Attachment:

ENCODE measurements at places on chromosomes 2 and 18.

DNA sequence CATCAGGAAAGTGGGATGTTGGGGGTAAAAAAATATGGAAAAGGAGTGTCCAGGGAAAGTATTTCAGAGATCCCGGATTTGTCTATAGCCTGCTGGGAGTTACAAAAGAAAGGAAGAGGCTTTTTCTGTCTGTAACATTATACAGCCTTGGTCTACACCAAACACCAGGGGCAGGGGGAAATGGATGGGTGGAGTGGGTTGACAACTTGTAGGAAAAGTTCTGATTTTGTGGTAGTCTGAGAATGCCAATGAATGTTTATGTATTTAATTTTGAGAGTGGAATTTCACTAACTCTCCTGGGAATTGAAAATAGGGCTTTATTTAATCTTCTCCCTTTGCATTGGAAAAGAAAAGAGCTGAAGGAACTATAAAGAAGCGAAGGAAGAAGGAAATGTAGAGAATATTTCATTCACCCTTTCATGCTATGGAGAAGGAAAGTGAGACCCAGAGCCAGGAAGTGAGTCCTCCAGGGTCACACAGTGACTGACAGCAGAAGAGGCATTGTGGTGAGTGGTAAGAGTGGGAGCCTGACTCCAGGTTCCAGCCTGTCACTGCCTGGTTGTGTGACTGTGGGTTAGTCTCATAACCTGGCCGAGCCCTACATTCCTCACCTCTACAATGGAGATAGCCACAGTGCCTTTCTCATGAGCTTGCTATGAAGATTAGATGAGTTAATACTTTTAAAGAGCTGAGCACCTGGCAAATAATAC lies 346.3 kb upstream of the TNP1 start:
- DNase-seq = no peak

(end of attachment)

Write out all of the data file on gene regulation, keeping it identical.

ENCODE measurements at places on chromosomes 2 and 18.

DNA sequence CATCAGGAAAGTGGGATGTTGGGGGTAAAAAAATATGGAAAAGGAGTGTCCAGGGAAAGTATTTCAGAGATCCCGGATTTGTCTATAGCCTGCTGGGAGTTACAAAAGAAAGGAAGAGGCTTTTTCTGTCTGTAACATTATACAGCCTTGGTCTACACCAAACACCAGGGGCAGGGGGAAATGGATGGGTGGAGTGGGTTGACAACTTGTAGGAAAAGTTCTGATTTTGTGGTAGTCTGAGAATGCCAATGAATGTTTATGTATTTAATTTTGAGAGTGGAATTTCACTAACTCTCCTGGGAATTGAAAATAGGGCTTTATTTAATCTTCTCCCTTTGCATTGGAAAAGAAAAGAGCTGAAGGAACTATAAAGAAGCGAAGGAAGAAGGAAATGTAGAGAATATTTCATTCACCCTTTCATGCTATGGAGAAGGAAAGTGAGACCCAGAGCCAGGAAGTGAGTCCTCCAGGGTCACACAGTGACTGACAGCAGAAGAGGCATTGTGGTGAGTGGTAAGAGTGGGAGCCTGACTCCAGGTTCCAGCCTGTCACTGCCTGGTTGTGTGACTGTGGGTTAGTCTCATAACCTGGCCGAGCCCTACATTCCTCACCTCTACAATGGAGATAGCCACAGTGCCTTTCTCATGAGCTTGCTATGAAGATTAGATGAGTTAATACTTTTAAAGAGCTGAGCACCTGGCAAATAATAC lies 346.3 kb upstream of the TNP1 start:
- DNase-seq = no peak